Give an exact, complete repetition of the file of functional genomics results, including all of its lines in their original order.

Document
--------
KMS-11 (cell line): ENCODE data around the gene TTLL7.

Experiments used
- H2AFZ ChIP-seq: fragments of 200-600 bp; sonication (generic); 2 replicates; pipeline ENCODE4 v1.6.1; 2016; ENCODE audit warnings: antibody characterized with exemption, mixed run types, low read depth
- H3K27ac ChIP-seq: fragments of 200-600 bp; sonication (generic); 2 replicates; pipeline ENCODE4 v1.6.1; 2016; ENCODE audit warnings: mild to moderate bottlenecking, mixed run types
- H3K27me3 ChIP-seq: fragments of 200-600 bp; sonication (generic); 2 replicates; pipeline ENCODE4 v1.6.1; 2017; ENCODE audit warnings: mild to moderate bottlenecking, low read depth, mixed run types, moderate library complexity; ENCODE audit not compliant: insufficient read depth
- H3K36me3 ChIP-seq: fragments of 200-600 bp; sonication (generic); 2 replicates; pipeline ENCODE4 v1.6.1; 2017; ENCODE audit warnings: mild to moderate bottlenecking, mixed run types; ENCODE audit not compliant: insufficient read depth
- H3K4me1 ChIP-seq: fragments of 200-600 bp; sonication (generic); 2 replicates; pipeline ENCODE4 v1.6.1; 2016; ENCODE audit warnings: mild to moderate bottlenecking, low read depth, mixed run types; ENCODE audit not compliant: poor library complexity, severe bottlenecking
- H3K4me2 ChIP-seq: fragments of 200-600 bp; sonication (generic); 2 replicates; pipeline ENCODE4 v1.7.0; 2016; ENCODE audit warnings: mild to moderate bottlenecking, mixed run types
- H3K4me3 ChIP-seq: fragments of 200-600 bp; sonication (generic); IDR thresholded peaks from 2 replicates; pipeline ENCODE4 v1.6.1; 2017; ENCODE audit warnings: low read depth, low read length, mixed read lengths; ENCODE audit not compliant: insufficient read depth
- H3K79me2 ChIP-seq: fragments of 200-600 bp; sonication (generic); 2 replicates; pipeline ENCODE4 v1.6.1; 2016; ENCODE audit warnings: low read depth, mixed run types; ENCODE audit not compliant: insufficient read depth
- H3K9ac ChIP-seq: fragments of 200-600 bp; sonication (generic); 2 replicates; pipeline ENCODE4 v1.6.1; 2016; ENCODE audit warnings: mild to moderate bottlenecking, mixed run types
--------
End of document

KMS-11 (cell line): ENCODE data around the gene TTLL7.

Experiments used
- H2AFZ ChIP-seq: fragments of 200-600 bp; sonication (generic); 2 replicates; pipeline ENCODE4 v1.6.1; 2016; ENCODE audit warnings: antibody characterized with exemption, mixed run types, low read depth
- H3K27ac ChIP-seq: fragments of 200-600 bp; sonication (generic); 2 replicates; pipeline ENCODE4 v1.6.1; 2016; ENCODE audit warnings: mild to moderate bottlenecking, mixed run types
- H3K27me3 ChIP-seq: fragments of 200-600 bp; sonication (generic); 2 replicates; pipeline ENCODE4 v1.6.1; 2017; ENCODE audit warnings: mild to moderate bottlenecking, low read depth, mixed run types, moderate library complexity; ENCODE audit not compliant: insufficient read depth
- H3K36me3 ChIP-seq: fragments of 200-600 bp; sonication (generic); 2 replicates; pipeline ENCODE4 v1.6.1; 2017; ENCODE audit warnings: mild to moderate bottlenecking, mixed run types; ENCODE audit not compliant: insufficient read depth
- H3K4me1 ChIP-seq: fragments of 200-600 bp; sonication (generic); 2 replicates; pipeline ENCODE4 v1.6.1; 2016; ENCODE audit warnings: mild to moderate bottlenecking, low read depth, mixed run types; ENCODE audit not compliant: poor library complexity, severe bottlenecking
- H3K4me2 ChIP-seq: fragments of 200-600 bp; sonication (generic); 2 replicates; pipeline ENCODE4 v1.7.0; 2016; ENCODE audit warnings: mild to moderate bottlenecking, mixed run types
- H3K4me3 ChIP-seq: fragments of 200-600 bp; sonication (generic); IDR thresholded peaks from 2 replicates; pipeline ENCODE4 v1.6.1; 2017; ENCODE audit warnings: low read depth, low read length, mixed read lengths; ENCODE audit not compliant: insufficient read depth
- H3K79me2 ChIP-seq: fragments of 200-600 bp; sonication (generic); 2 replicates; pipeline ENCODE4 v1.6.1; 2016; ENCODE audit warnings: low read depth, mixed run types; ENCODE audit not compliant: insufficient read depth
- H3K9ac ChIP-seq: fragments of 200-600 bp; sonication (generic); 2 replicates; pipeline ENCODE4 v1.6.1; 2016; ENCODE audit warnings: mild to moderate bottlenecking, mixed run types